The pubis forms the anterior portion of the hip bone (see Figure). The enlarged medial portion of the pubis is the pubic body. Located superiorly on the pubic body is a small bump called the pubic tubercle. The superior pubic ramus is the segment of bone that passes laterally from the pubic body to join the ilium. The narrow ridge running along the superior margin of the superior pubic ramus is the pectineal line of the pubis.
The pubic body is joined to the pubic body of the opposite hip bone by the pubic symphysis. Extending downward and laterally from the body is the inferior pubic ramus. The pubic arch is the bony structure formed by the pubic symphysis, and the bodies and inferior pubic rami of the adjacent pubic bones. The inferior pubic ramus extends downward to join the ischial ramus. Together, these form the single ischiopubic ramus, which extends from the pubic body to the ischial tuberosity. The inverted V-shape formed as the ischiopubic rami from both sides come together at the pubic symphysis is called the subpubic angle.
The pelvis consists of four bones: the right and left hip bones, the sacrum, and the coccyx (see Figure). The pelvis has several important functions. Its primary role is to support the weight of the upper body when sitting and to transfer this weight to the lower limbs when standing. It serves as an attachment point for trunk and lower limb muscles, and also protects the internal pelvic organs. When standing in the anatomical position, the pelvis is tilted anteriorly. In this position, the anterior superior iliac spines and the pubic tubercles lie in the same vertical plane, and the anterior (internal) surface of the sacrum faces forward and downward.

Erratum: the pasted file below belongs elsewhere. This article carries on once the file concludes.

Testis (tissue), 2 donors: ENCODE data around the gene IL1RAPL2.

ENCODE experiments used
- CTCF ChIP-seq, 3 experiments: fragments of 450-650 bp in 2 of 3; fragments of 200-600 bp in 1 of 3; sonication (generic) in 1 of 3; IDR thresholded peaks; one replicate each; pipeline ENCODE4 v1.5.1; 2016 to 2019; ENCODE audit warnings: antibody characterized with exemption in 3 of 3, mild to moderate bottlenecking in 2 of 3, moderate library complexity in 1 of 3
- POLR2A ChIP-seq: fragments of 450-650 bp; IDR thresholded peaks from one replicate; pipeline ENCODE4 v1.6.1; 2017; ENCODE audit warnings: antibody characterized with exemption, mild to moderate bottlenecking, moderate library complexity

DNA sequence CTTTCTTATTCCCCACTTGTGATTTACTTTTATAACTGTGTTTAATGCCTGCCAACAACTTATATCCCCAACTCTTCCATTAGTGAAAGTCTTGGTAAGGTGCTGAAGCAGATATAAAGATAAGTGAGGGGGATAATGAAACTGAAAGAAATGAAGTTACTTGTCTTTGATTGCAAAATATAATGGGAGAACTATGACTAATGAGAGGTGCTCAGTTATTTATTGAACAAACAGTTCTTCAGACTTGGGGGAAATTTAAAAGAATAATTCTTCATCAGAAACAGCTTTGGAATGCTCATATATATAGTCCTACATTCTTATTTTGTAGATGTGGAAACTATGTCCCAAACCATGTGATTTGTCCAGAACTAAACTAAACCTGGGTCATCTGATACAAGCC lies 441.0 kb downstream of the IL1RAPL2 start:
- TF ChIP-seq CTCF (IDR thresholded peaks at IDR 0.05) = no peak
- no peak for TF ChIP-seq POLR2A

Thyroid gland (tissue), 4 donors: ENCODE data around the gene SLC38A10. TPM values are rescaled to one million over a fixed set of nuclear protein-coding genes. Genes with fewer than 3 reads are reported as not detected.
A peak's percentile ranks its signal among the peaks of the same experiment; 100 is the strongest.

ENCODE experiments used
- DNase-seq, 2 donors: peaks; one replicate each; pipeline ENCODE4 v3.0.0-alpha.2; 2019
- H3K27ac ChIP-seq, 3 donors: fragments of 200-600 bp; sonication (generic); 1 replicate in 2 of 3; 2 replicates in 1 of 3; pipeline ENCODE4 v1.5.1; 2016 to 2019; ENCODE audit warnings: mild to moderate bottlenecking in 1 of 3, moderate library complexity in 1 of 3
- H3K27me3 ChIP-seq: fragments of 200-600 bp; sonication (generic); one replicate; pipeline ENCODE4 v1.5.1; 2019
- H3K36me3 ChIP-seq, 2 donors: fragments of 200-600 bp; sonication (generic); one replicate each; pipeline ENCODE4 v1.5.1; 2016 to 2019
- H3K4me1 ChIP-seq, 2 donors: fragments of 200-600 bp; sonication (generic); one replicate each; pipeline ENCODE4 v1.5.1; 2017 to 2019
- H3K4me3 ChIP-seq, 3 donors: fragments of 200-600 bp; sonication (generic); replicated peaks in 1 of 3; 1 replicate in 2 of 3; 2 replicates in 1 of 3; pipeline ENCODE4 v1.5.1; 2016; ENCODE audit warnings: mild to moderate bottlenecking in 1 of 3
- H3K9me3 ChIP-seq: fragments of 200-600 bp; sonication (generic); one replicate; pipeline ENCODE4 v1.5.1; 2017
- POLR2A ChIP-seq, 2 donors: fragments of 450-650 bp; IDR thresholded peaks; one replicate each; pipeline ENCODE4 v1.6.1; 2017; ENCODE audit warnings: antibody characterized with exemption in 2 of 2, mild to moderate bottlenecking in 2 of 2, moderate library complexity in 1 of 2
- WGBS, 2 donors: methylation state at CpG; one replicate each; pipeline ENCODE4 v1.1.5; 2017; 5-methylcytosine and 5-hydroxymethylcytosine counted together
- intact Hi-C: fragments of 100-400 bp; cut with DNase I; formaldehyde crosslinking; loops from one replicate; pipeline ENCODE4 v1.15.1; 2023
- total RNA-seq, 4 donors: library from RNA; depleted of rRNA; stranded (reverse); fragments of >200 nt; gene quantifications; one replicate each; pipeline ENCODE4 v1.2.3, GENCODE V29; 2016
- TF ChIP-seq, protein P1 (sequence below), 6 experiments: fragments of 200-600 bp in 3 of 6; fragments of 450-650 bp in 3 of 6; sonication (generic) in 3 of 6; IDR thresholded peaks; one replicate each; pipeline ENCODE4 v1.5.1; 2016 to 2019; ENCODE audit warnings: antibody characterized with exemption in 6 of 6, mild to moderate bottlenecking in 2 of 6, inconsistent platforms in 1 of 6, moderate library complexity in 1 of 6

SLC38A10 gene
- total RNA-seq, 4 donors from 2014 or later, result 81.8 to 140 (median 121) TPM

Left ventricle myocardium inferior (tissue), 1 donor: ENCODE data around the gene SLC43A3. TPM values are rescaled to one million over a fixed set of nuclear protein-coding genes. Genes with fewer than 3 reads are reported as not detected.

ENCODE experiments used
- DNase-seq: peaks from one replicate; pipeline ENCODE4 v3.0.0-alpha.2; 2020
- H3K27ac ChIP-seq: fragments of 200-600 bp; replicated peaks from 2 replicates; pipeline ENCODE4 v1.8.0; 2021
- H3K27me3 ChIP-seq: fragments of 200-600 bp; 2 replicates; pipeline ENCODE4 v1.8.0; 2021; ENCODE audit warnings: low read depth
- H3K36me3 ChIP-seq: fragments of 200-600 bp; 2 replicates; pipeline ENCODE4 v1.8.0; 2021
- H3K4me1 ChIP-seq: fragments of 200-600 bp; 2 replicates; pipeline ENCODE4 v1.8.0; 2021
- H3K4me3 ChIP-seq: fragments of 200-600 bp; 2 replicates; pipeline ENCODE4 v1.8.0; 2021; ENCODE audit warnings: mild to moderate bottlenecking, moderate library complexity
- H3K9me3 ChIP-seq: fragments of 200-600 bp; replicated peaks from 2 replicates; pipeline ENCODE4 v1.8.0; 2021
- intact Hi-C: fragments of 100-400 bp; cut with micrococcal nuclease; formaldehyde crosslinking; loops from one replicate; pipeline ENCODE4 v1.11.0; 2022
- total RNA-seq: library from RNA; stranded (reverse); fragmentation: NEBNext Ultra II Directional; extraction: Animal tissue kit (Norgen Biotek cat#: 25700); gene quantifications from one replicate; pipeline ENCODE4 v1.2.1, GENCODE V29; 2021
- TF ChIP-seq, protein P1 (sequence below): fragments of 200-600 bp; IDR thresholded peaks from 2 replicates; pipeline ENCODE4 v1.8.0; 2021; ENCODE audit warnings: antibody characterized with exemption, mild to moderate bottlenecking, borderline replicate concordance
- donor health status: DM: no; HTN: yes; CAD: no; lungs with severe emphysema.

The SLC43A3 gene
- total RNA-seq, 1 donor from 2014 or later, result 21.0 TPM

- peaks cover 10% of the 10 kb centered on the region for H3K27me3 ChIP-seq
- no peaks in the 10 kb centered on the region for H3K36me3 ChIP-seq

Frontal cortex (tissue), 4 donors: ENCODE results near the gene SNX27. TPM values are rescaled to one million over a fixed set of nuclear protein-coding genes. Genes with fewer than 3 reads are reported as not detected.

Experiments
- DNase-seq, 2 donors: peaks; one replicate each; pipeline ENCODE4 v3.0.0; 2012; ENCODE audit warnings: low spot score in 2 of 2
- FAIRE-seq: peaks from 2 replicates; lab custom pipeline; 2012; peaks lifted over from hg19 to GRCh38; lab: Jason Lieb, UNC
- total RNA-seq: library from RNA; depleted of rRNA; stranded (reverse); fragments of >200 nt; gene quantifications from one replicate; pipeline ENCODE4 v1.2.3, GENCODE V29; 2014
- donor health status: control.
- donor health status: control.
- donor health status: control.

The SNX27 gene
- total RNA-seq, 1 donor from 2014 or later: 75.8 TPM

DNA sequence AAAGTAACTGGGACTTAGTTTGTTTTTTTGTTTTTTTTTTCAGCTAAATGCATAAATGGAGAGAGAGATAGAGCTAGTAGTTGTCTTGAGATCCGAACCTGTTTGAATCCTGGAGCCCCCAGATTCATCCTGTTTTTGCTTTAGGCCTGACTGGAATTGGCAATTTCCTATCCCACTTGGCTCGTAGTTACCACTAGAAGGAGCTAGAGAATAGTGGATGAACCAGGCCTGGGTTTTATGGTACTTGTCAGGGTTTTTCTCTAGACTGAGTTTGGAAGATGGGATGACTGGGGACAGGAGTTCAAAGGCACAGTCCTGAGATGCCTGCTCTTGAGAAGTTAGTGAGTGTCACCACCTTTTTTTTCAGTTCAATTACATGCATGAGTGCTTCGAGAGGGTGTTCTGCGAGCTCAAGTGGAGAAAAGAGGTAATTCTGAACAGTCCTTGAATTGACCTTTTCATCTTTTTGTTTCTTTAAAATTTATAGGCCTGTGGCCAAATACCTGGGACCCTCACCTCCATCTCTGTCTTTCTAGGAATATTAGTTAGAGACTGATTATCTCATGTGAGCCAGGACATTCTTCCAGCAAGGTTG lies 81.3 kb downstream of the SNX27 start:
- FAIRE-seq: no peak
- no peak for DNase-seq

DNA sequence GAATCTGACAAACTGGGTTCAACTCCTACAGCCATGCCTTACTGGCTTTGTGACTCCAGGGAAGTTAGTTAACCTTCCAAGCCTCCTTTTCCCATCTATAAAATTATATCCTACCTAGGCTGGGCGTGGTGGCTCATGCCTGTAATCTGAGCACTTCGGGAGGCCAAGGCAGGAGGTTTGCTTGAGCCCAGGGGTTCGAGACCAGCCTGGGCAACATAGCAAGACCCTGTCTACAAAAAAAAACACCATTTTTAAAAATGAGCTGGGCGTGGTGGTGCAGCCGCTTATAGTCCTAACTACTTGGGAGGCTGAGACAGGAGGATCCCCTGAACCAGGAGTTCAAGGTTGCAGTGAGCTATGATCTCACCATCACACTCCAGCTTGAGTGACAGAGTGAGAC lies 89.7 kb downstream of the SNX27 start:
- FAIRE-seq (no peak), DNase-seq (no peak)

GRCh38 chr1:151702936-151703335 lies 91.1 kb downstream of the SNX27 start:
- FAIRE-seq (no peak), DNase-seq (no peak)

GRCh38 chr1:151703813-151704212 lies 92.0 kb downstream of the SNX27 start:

The three areas of each hip bone, the ilium, pubis, and ischium, converge centrally to form a deep, cup-shaped cavity called the acetabulum. This is located on the lateral side of the hip bone and is part of the hip joint. The large opening in the anteroinferior hip bone between the ischium and pubis is the obturator foramen. This space is largely filled in by a layer of connective tissue and serves for the attachment of muscles on both its internal and external surfaces.
Marcos Gridi-Papp, Human Anatomy. OpenStax CNX. Mar 1, 2018 http://email@example.com